• Join over 1.2 million students every month
  • Accelerate your learning by 29%
  • Unlimited access from just £6.99 per month

What changes does Eppie make to Silas' life?

Extracts from this document...


What changes does Eppie make to Silas' life? In order to understand the changes that Eppie made to Silas' life we must first understand the kind of man he had become. We can do this by examining why and how he has been mentally hurt in his early life. Silas originally led a very religious life in the church, he was happy and contented. Silas had friends and a fianc�e whom he loved. This all led to disaster as his best friend William also loved his fianc�e. Silas has a disorder which causes him to have cataleptic fits at irregular times. One day Silas had a cataleptic fit while he is caring for the senior Deacon in the Church. William then betrayed Silas by coming into the room of the Deacon and stealing the Deacon's money by prising open the safe with Silas' knife. Then, when Silas comes out of his fit, he finds the Deacon dead. He calls for help. Later the Church discovers the money has gone and Silas' knife was used to open the safe. Silas is charged with robbery and humiliated in front of everyone, including his fianc�e, Sarah. 'The lots declare that Silas Marner was guilty' (9.13). Silas is cast out from the church and told never to return. He is aghast and feels that he has been let down by God, 'But you may prosper, for all that: there is no just God that governs the earth righteously, but a God of lies, that bears witness against the innocent' (2.14). ...read more.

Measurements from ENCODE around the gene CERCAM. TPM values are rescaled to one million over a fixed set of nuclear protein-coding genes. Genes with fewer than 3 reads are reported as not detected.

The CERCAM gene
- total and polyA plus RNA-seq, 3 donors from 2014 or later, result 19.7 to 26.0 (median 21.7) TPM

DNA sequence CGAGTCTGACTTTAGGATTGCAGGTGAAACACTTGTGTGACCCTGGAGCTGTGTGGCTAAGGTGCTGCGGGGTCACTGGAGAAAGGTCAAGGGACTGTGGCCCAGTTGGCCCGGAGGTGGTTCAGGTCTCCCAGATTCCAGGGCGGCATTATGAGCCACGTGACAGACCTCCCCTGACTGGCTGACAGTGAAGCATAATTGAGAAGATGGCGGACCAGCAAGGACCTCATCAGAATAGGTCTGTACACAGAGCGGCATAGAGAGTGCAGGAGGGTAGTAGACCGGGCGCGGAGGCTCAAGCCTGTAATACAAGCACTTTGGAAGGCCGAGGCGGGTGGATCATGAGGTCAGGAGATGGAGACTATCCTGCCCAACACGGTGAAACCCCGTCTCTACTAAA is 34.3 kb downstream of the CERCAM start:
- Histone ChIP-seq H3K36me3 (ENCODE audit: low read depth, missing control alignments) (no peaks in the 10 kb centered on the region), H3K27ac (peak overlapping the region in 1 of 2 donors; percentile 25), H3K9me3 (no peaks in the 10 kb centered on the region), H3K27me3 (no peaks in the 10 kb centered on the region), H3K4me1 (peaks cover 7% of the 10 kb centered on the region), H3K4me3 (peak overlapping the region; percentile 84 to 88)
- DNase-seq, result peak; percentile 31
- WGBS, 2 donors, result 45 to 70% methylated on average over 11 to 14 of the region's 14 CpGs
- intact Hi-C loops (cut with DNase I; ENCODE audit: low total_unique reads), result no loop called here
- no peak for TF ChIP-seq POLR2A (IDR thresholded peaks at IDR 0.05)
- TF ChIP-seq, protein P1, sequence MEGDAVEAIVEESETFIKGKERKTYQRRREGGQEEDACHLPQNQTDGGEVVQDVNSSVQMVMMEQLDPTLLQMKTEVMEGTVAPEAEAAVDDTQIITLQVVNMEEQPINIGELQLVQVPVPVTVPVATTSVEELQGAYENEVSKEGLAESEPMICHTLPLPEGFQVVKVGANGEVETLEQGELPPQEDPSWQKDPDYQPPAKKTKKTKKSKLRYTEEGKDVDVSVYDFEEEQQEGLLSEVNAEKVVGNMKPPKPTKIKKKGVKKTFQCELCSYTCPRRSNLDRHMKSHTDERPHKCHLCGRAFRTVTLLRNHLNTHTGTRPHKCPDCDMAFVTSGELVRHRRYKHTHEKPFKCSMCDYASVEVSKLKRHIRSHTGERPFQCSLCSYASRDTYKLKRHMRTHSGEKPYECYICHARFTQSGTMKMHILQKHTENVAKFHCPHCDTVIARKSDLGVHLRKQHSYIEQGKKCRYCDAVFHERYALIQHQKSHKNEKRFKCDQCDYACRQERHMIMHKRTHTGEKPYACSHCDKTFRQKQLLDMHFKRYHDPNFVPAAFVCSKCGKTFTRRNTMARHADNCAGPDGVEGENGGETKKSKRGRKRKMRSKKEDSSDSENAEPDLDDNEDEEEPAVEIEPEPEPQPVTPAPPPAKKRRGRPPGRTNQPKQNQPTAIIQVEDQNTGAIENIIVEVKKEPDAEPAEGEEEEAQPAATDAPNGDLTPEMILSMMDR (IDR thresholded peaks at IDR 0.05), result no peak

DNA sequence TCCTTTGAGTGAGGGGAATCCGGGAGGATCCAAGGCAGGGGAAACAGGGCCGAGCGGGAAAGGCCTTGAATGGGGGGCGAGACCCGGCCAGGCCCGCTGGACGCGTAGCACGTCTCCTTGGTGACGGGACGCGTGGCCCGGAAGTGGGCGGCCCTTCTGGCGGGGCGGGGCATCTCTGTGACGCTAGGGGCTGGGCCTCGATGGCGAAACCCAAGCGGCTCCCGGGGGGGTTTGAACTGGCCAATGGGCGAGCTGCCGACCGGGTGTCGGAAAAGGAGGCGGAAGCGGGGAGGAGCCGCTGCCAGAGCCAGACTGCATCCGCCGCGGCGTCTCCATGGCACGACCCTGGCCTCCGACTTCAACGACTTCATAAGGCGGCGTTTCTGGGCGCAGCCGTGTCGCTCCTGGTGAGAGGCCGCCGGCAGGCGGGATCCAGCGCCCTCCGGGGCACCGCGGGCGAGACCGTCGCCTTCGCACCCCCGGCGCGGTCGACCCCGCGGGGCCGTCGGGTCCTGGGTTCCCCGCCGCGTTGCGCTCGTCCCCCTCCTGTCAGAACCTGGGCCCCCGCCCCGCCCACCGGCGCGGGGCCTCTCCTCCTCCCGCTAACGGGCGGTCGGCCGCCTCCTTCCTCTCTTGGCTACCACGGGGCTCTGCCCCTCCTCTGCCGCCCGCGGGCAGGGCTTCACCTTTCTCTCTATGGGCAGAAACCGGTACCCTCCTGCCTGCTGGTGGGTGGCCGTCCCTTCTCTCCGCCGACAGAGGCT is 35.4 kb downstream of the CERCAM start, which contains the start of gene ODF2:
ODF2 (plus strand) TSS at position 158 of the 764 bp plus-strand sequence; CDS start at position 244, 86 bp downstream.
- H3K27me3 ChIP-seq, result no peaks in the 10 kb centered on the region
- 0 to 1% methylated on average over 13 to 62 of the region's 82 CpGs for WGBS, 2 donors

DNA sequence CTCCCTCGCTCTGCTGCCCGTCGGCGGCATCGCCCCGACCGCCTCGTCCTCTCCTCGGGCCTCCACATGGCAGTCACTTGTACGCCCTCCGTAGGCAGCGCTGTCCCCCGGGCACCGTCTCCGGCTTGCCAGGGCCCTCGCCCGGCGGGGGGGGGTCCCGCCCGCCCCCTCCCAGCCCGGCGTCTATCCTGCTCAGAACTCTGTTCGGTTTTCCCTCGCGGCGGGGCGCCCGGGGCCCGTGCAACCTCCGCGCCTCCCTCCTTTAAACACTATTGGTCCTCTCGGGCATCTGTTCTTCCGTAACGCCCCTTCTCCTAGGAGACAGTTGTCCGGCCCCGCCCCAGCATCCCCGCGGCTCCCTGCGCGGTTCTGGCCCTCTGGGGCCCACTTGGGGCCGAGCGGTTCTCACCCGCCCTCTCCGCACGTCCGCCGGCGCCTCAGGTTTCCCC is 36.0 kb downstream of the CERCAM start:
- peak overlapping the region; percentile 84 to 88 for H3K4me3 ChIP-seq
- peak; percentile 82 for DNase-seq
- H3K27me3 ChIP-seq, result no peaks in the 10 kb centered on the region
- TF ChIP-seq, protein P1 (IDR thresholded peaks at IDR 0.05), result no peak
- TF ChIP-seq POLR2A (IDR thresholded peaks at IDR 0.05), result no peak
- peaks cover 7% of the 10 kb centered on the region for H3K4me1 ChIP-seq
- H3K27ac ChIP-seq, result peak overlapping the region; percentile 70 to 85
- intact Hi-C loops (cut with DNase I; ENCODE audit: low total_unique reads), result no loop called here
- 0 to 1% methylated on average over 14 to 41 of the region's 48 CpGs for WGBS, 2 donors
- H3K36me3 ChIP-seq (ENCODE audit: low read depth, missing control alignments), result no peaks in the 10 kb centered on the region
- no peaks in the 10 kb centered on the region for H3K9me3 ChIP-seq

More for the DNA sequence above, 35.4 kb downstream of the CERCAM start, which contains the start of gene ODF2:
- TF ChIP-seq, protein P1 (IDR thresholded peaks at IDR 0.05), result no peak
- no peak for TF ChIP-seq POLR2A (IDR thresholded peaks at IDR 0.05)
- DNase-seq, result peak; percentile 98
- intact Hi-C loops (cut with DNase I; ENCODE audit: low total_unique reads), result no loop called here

One New Year's Eve, fifteen years since Silas had come to Raveloe; Silas was having one of his cataleptic fits while holding his door open to check that his money was not coming back to him. Silas then returned inside and was sitting on his chair when before his eyes appeared some golden locks. Silas first reaction was that his gold had returned to him as he was short sighted, then as he touched the golden locks he realised that they were locks of hair, a child's hair, which was sleeping right before him. This child changed the rest of his life in every possible way. The child was later christened Eppie. She was the love of Silas life and they could not be parted in any way. Silas had never had had the experience of a child (except for his baby sister who had died at an early age) and needed help with the bringing up of Eppie. He was helped by Mrs Dolly Winthrop 'I'll come and see to the child for you' (9.121) who was very helpful as she was always giving old clothes of her child's to Silas as she had no more use for them. This was very helpful to Silas, but he was also very protective of Eppie: he did not want her brought up thinking that he had done nothing for her welfare and he did want to learn how to care for her: 'But I want to do things for myself, else it may get fond o' somebody else, and not fond o' me. ...read more.